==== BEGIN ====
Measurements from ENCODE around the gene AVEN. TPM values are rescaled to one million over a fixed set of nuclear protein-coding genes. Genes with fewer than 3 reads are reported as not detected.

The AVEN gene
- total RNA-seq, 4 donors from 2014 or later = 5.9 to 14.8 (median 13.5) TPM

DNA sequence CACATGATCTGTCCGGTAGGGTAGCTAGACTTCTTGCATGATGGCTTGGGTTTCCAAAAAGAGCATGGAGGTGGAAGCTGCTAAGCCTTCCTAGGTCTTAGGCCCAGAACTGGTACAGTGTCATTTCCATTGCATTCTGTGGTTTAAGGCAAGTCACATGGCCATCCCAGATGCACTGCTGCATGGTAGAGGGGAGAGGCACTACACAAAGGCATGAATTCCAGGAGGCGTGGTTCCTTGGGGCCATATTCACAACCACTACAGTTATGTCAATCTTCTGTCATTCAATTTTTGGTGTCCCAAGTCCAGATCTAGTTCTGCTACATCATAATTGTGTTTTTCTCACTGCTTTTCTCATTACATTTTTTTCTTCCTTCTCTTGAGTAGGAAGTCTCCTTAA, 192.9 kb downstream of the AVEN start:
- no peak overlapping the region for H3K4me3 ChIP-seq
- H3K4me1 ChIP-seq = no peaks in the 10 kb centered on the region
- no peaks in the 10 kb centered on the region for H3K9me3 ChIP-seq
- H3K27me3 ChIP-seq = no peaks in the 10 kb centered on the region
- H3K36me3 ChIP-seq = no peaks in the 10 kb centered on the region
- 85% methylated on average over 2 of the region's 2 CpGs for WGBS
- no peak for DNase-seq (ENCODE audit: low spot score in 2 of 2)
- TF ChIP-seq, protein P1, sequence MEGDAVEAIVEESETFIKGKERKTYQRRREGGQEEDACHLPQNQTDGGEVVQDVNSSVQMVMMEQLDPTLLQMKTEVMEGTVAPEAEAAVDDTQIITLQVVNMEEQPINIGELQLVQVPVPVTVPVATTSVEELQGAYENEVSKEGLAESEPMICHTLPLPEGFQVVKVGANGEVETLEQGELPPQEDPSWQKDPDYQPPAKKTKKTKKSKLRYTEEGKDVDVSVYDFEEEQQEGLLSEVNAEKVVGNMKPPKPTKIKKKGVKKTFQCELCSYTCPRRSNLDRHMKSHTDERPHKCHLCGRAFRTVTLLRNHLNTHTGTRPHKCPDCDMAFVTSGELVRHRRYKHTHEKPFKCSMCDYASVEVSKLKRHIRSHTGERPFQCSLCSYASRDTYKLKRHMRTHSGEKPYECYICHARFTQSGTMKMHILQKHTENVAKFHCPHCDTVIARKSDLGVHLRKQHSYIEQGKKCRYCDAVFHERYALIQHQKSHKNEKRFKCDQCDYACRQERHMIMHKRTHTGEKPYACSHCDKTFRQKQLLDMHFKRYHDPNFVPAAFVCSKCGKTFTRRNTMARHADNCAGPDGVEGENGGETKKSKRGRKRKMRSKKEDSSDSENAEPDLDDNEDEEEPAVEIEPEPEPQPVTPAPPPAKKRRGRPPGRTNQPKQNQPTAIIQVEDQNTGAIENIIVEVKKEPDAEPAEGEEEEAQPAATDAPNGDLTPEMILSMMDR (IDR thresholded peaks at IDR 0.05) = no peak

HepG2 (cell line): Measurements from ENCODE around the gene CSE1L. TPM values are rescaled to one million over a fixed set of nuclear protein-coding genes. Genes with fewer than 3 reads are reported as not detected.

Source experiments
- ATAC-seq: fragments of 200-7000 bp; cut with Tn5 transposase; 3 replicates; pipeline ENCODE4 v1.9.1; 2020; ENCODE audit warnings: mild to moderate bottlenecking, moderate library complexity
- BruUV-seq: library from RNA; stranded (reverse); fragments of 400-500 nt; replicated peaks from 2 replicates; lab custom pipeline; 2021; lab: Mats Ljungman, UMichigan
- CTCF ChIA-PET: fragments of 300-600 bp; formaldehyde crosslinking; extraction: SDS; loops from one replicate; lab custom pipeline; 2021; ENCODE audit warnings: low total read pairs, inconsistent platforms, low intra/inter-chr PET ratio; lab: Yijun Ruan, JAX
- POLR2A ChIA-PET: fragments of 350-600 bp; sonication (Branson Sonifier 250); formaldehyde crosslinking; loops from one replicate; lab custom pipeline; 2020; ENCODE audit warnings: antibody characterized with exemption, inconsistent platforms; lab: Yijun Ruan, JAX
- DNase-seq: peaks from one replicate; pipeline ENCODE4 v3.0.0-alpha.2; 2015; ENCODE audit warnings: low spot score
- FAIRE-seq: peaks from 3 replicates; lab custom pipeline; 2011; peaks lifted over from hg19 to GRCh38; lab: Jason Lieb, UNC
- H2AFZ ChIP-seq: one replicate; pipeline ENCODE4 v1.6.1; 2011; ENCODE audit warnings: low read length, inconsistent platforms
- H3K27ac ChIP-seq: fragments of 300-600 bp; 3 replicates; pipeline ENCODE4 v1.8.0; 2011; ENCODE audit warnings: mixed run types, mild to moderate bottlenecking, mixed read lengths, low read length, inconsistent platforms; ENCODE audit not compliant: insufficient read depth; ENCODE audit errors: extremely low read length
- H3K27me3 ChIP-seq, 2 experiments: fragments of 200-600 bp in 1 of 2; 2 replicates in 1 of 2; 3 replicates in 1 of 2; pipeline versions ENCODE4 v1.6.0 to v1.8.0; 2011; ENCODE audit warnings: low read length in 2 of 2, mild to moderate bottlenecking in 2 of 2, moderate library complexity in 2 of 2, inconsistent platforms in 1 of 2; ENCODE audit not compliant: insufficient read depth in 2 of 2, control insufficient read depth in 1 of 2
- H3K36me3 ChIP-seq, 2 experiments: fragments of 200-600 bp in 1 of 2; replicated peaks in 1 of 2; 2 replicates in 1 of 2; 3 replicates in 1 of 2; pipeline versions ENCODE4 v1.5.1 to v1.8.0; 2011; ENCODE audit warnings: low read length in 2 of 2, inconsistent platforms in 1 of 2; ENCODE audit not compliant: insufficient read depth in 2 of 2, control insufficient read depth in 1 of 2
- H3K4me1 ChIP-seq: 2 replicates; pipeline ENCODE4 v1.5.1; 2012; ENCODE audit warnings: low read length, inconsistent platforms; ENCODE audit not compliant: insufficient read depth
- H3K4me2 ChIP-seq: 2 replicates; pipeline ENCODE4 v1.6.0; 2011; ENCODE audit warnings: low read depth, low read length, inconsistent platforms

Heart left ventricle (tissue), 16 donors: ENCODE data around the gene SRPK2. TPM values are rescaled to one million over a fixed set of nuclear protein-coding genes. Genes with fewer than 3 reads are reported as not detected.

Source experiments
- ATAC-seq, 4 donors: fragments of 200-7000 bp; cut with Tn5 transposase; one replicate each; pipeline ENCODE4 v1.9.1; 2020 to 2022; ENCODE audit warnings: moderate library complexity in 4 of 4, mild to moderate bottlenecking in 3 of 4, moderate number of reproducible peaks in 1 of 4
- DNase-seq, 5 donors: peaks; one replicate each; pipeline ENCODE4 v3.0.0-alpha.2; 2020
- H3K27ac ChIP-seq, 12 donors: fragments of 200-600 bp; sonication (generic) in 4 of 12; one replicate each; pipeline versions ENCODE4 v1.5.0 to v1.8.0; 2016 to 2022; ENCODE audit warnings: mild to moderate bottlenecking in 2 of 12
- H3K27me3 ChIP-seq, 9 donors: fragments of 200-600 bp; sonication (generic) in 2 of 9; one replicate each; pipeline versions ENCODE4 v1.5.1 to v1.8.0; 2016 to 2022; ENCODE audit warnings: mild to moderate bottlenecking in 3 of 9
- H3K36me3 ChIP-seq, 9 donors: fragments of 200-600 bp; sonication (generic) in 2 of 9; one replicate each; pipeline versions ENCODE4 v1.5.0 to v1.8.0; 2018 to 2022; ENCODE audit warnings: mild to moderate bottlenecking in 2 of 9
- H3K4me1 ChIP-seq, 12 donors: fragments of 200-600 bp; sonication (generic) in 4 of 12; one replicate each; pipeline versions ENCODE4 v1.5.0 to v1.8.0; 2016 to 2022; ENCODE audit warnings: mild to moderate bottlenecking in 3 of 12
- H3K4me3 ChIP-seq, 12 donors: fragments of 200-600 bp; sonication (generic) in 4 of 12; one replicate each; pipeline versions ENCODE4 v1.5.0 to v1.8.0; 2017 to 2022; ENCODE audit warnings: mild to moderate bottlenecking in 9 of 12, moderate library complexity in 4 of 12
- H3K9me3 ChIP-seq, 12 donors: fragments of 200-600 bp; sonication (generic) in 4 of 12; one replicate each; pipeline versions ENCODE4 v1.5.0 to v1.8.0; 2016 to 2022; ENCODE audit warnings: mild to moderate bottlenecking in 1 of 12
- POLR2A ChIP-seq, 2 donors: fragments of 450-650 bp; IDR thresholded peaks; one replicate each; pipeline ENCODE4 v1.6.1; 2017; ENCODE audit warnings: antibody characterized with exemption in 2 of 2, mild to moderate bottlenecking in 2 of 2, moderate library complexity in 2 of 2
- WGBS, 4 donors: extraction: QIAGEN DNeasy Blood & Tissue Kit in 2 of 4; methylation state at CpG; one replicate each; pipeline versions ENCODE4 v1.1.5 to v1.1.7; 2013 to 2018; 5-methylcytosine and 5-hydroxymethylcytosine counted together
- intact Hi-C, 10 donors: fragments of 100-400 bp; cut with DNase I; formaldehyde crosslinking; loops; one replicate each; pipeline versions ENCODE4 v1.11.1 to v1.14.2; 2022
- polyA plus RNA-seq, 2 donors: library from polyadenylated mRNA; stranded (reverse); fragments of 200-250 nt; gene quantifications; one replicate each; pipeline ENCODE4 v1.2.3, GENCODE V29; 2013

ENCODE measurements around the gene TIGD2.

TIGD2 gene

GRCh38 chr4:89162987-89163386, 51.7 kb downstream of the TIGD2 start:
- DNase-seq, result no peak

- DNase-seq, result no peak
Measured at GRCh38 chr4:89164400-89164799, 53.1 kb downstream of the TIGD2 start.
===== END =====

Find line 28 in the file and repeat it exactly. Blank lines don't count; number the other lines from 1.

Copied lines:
Source experiments